Process: Timeframe for filing a complaint


Updated November 6, 2018

Under section 31 of the Access to Information Act, requesters may file a complaint with the Information Commissioner about how an institution handled an access to information request up to 60 days after one of the following occurs:

  • the requester receives a notice under section 7 that the institution refuses to grant access to the requested records (this includes time extension notices; see section 9);
  • the requester receives some or all of the requested records; or
  • the requester becomes aware that other grounds for a complaint exist.

Requesters may also submit a delay complaint when the institution has not responded within 30 days after it received the request, and when no time extension has been claimed by the institution.

In most circumstances, the Office of the Information Commissioner (OIC) does not accept complaints it receives after the 60-day time period has expired and notifies requesters accordingly. However, the Information Commissioner may initiate on her own behalf a complaint submitted late in exceptional circumstances, such when the matter deals with life, liberty or security of individuals, or when the results are likely to have a significant impact on Canadians.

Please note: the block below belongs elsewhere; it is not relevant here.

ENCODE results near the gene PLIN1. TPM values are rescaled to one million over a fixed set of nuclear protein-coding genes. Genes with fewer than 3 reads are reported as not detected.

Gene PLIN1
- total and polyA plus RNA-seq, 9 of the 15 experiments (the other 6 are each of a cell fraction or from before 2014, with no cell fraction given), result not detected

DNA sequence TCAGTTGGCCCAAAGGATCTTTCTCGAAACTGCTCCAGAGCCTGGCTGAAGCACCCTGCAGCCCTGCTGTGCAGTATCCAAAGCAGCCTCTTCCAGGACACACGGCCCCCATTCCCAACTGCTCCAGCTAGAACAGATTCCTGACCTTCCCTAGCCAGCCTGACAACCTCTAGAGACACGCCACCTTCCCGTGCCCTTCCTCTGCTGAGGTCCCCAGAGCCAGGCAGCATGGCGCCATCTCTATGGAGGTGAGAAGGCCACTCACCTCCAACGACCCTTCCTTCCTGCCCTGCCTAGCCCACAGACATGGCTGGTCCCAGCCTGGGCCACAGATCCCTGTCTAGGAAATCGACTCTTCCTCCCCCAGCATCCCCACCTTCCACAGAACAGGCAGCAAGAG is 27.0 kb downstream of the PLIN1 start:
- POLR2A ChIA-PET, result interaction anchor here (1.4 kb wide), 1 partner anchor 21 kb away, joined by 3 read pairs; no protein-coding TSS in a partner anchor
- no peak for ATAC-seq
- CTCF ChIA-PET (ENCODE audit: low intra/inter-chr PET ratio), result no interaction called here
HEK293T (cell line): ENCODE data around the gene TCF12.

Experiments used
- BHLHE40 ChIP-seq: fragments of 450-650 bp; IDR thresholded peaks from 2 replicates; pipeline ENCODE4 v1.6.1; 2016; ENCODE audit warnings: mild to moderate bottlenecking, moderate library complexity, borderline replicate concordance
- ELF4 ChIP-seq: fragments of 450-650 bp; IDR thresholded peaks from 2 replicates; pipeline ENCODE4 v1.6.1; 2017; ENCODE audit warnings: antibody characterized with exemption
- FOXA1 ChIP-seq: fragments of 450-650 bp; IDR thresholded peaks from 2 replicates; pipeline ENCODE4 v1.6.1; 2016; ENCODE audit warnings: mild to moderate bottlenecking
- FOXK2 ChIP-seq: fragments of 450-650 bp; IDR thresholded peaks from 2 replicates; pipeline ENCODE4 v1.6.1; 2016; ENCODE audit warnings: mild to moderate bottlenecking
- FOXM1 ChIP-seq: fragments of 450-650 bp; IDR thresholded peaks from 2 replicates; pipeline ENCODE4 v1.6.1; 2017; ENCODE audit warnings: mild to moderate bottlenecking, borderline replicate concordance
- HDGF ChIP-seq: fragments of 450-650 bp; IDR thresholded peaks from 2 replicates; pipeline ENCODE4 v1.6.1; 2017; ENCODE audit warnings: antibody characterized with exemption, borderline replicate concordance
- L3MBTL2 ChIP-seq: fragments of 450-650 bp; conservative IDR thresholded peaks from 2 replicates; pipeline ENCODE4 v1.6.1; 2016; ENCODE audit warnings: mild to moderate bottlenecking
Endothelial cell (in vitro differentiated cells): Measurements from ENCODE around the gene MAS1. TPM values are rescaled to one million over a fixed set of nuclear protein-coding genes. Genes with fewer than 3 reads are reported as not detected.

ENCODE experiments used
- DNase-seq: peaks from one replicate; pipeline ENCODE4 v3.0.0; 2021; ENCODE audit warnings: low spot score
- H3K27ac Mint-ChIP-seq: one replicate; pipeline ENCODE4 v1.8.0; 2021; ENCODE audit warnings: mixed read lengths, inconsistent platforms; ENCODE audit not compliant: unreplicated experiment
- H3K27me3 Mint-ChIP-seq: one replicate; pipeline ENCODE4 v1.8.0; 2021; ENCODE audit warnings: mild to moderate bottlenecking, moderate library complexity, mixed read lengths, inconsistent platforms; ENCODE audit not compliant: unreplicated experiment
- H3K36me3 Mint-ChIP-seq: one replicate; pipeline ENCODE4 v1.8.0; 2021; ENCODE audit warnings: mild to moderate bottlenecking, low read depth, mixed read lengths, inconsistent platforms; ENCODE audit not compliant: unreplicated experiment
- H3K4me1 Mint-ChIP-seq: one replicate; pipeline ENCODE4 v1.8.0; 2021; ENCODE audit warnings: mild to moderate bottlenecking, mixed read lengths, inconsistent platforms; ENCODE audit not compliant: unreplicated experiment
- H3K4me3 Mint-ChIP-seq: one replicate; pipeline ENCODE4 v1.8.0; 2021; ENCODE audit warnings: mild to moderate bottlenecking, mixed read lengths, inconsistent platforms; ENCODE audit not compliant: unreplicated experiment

Determining the 60-day timeframe

To determine whether a complaint was filed on time, the OIC verifies the date that the requester received the institution’s response (this includes time extension notices). It is important that institutions document when they formally respond to requests, since that is often the starting point for the 60-day time period. The OIC may also take into account proof of receipt of the response by the requester, documentation in the institution’s file confirming the delivery date of the response, or postmarks or other transmission dates on documents.

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